5 Things You Need To Know Today (July 27, 2018)

Photo by Jovana Milanko

1. Coral bleaching isn't the only threat to the Great Barrier Reef.

A new study finds that nearly every ecosystem in the reef, not just the coral, have been negatively affected by the marine heatwave that hit the region in 2016. Scientists are using this as a sign that we may need to reimagine how we protect precious marine areas in a warming world. (EurekAlert)

2. Tickborne infections are everywhere.

Due to greater tick densities and their expanding geographical range, illnesses like Lyme disease, which represents 82 percent of tickborne diseases, are on the rise in a major way. A new commentary from the New England Journal of Medicine explores the topic with public health officials and scientists with the goal of making them a major focus for funding and research so we can better prevent and treat them. (Science Daily)

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3. This eco-neighborhood could be a vision of our future.

30 minutes from Amsterdam, a new experimental neighborhood is setting the standard for what our future could look like. The 50 acre neighborhood, developed by ReGen Villages, is filled with vertical farms, aquaculture, and more, and will be fully self-sufficient. (Fast Company)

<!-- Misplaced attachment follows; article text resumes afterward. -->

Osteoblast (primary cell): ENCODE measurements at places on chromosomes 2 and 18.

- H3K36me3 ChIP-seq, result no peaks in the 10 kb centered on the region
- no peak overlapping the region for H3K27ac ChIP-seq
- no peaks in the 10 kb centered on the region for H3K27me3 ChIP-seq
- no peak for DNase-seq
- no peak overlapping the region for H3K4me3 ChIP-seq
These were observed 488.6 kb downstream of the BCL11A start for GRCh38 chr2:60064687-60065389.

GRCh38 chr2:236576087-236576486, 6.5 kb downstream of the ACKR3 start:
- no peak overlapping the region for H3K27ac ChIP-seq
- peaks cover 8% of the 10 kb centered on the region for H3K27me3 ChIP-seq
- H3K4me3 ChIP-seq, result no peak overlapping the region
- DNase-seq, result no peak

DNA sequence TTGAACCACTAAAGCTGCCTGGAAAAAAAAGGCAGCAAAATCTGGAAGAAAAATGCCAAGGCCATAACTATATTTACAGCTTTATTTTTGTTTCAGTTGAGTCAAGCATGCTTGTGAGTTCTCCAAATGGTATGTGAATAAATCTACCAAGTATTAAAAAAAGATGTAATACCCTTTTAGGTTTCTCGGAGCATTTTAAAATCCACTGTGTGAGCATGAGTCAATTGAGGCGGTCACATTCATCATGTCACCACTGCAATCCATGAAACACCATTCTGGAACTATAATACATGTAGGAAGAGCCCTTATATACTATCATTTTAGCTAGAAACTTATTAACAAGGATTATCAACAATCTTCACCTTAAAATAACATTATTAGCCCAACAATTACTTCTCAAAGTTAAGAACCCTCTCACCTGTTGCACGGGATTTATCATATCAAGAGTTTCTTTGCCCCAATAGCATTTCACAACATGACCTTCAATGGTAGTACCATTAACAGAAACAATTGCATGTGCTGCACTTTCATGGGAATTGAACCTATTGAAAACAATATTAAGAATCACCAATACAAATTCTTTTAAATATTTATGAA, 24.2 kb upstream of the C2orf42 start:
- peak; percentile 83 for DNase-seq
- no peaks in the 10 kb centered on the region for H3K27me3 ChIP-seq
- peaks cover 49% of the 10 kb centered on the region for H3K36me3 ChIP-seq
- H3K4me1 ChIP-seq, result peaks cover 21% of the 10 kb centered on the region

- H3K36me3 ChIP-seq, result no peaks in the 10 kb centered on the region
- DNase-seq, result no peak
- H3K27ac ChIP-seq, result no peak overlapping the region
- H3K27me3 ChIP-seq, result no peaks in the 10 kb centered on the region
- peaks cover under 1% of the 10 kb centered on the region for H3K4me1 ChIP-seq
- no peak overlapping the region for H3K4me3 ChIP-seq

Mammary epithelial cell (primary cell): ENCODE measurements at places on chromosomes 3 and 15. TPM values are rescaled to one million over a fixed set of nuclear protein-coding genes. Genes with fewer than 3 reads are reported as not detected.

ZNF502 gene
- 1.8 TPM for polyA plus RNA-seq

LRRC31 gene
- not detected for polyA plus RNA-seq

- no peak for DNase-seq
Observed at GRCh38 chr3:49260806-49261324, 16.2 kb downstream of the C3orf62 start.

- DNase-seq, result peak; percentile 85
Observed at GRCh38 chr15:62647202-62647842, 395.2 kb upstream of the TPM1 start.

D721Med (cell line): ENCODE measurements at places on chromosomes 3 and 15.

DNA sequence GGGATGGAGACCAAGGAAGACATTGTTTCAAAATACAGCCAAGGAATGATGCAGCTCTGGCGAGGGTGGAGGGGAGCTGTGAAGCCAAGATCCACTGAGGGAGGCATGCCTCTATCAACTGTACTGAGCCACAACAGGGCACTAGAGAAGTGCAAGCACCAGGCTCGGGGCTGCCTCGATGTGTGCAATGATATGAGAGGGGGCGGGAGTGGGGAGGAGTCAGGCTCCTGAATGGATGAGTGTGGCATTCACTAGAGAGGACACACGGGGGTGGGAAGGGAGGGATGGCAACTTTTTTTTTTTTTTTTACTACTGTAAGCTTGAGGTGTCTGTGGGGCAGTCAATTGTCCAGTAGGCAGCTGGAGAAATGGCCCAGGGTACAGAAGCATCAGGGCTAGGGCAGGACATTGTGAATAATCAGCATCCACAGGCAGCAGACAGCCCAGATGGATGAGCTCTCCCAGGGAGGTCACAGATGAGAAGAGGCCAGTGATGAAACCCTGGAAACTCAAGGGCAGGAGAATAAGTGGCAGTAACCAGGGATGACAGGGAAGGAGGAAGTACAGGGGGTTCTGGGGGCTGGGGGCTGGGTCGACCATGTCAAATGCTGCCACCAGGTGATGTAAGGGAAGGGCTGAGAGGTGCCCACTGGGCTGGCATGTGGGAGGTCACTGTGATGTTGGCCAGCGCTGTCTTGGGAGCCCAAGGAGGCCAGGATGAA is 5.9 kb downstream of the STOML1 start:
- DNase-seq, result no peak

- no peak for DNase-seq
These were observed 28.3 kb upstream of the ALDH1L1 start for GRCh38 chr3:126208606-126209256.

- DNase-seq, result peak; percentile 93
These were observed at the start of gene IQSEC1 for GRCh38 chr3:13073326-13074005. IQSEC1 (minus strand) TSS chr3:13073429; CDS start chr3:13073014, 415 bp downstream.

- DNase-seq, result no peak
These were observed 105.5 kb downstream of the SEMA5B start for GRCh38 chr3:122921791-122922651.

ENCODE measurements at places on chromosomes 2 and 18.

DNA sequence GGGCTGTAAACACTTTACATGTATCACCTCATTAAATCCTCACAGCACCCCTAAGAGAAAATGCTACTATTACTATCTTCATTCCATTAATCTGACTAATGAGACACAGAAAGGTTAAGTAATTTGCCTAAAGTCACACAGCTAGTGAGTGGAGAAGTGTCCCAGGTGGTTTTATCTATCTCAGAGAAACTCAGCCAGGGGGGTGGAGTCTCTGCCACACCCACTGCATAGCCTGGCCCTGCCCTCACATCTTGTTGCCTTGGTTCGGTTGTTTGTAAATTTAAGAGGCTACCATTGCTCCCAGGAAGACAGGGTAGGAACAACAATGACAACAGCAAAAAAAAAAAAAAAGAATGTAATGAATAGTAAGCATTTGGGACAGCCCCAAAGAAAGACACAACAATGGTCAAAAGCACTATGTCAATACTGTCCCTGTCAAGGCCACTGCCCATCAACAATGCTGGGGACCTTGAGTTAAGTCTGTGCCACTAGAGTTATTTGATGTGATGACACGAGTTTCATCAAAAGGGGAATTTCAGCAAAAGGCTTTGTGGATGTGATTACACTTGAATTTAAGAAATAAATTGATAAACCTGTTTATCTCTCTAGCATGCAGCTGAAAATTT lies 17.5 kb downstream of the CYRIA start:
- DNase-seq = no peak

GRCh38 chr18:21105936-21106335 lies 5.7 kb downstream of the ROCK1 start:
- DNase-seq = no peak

4. Finally a potential treatment for Alzheimer’s discovered.

Results from a clinical trial presented at the Alzheimer’s Association International Conference, show, for the first time, a medication has successfully slowed the progression of memory loss in dementia patients. Although it is still in the very early stages, this research marks a promising new development for the future of Alzheimer’s treatment. (NYT)

5. Young women today experience higher levels of depression during their pregnancies.

A new study found that young women of this generation are 51 percent more likely to experience prenatal depression compared to their mothers in the 1990s. Researchers believe one of the main causes of higher depression rates among young women is directly tied to financial pressures and the cost of living. Furthermore, researchers believe money stress in conjunction with greater anxieties about aspirations and expectation as young women in the world all contribute to the higher levels of prenatal depression among young women today. (Healthline)

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